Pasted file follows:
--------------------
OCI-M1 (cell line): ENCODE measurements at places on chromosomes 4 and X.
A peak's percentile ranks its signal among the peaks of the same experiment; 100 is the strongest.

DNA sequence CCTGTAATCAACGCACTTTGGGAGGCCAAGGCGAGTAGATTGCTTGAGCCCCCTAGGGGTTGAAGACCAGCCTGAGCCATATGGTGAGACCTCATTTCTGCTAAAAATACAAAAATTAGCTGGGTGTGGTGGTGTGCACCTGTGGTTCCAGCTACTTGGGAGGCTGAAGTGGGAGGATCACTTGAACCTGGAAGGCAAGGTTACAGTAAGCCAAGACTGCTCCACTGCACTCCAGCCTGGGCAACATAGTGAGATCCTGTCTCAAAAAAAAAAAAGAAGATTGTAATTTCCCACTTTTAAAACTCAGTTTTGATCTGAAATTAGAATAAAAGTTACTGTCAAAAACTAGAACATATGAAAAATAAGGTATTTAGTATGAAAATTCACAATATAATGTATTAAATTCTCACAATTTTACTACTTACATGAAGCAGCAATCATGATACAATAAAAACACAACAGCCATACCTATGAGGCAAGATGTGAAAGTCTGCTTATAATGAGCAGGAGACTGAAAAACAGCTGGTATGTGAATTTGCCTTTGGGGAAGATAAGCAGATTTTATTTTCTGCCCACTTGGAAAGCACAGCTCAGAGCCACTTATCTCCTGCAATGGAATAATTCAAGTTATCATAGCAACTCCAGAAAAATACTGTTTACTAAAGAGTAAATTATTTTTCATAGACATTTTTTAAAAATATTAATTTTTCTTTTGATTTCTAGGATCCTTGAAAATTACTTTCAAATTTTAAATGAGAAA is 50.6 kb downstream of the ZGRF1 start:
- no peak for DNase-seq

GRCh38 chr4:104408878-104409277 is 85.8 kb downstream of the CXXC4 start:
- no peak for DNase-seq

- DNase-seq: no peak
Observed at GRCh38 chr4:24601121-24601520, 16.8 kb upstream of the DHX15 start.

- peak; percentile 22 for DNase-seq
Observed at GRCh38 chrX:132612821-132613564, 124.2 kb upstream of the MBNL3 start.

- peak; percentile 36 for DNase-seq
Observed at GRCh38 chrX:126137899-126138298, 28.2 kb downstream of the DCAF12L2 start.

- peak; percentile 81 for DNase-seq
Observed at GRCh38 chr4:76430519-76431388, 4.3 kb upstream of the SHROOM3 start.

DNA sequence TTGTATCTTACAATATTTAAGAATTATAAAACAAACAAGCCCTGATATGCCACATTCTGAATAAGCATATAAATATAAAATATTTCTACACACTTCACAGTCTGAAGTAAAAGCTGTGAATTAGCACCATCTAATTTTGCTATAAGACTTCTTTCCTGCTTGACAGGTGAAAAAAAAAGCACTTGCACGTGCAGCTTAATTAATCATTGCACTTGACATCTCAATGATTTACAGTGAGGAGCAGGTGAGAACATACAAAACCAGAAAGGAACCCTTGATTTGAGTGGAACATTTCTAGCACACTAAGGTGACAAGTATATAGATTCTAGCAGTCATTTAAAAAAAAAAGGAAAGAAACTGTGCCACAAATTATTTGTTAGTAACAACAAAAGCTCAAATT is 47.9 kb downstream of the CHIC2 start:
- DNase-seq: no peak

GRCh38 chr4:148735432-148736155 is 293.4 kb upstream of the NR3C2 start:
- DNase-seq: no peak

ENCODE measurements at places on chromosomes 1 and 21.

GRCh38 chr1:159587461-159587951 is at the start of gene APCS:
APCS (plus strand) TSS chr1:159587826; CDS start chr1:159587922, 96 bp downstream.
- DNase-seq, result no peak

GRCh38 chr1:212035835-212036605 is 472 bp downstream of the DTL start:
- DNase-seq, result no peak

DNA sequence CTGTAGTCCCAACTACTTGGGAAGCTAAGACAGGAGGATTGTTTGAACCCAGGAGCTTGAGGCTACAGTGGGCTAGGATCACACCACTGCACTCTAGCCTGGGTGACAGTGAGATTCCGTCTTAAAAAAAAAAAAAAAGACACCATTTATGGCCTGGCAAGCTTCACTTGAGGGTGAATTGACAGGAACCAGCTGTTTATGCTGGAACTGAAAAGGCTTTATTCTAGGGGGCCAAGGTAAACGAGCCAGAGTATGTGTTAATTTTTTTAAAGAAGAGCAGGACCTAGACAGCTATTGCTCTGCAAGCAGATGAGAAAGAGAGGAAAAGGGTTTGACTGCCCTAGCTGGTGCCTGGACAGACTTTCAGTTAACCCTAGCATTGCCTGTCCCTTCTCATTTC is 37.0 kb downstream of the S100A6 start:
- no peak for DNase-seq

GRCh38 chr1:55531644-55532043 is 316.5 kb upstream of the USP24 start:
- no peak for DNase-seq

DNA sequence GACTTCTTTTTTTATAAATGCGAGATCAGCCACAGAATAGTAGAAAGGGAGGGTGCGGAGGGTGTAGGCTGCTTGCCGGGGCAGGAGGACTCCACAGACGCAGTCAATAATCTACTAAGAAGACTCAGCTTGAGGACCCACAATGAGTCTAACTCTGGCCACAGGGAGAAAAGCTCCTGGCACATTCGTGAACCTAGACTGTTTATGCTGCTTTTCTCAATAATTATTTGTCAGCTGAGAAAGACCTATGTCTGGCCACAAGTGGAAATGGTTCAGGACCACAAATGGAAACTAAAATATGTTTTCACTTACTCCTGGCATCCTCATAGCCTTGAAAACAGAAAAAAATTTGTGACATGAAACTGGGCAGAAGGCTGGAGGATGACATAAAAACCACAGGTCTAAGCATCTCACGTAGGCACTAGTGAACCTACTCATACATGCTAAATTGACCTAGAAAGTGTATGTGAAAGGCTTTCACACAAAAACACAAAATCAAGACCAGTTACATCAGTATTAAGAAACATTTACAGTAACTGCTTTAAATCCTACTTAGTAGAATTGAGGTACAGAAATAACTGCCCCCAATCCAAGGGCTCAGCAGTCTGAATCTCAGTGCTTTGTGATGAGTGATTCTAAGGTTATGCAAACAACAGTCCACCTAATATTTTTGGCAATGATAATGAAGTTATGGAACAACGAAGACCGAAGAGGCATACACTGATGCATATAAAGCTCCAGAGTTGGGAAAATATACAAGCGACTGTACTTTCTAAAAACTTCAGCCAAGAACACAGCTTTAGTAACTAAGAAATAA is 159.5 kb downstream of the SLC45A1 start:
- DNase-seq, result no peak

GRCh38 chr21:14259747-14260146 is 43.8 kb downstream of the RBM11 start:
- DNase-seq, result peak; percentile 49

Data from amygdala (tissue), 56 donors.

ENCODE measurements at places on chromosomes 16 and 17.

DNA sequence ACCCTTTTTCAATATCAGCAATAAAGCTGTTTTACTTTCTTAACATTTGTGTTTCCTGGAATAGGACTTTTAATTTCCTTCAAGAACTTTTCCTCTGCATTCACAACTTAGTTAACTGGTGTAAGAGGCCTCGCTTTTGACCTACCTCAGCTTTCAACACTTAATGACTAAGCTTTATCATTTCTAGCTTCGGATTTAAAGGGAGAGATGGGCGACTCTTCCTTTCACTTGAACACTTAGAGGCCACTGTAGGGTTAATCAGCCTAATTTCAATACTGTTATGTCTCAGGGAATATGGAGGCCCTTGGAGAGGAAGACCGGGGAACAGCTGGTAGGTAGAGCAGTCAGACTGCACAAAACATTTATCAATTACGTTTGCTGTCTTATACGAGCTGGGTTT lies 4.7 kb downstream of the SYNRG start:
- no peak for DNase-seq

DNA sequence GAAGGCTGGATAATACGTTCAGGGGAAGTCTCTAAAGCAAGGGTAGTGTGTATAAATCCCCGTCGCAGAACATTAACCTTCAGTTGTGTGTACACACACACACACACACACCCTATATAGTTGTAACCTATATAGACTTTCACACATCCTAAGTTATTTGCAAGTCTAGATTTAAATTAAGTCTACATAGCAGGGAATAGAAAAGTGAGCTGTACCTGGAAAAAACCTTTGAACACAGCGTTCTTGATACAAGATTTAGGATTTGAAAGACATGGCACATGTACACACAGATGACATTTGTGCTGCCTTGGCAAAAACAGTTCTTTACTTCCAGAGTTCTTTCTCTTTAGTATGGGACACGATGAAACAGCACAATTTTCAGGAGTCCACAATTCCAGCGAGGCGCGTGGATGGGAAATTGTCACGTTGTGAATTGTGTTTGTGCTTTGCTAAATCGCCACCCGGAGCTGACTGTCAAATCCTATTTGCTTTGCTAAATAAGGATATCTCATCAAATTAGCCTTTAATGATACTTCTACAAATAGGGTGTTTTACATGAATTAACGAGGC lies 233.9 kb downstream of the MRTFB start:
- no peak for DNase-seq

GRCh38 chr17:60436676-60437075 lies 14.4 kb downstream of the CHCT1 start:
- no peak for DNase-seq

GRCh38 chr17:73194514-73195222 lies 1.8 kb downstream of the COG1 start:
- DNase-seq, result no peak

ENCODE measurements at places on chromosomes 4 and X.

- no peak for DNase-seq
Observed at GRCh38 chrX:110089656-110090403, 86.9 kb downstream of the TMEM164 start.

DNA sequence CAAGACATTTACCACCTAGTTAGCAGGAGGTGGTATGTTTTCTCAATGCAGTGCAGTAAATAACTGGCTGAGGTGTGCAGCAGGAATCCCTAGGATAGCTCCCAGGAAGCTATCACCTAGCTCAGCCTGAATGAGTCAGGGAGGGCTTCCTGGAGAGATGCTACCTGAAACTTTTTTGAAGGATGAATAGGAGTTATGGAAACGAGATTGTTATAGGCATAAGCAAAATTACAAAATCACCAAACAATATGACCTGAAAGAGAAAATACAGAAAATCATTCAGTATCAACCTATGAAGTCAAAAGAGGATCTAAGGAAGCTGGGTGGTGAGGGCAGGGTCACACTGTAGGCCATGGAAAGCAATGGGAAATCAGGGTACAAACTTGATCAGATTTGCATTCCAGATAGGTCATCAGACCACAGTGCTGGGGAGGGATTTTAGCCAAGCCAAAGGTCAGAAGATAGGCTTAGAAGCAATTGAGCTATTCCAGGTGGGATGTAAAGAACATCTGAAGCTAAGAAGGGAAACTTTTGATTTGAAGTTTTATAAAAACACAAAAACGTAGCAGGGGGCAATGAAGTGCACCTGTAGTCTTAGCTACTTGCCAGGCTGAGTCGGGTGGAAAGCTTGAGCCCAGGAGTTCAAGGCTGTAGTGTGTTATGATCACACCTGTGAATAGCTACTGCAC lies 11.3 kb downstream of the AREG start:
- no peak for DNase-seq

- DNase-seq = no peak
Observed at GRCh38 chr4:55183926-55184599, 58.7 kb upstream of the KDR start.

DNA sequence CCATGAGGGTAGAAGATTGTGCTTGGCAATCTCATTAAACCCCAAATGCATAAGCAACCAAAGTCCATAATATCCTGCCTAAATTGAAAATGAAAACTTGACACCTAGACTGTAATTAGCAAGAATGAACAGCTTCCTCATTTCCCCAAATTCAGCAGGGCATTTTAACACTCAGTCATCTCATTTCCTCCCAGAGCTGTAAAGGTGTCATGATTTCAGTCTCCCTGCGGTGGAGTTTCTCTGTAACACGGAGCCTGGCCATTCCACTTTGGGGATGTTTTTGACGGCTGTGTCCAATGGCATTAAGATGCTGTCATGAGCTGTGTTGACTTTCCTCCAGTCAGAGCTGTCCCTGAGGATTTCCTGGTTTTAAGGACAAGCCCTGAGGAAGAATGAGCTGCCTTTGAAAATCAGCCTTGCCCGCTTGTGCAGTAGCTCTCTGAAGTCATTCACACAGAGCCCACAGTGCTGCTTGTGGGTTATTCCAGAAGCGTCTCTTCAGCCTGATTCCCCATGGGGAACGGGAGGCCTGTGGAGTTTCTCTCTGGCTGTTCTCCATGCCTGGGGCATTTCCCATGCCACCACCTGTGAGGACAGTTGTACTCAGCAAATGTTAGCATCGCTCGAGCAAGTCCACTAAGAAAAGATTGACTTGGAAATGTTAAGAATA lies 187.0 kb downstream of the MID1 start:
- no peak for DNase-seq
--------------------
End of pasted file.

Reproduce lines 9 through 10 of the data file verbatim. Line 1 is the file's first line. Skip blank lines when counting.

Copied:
- peak; percentile 22 for DNase-seq
Observed at GRCh38 chrX:132612821-132613564, 124.2 kb upstream of the MBNL3 start.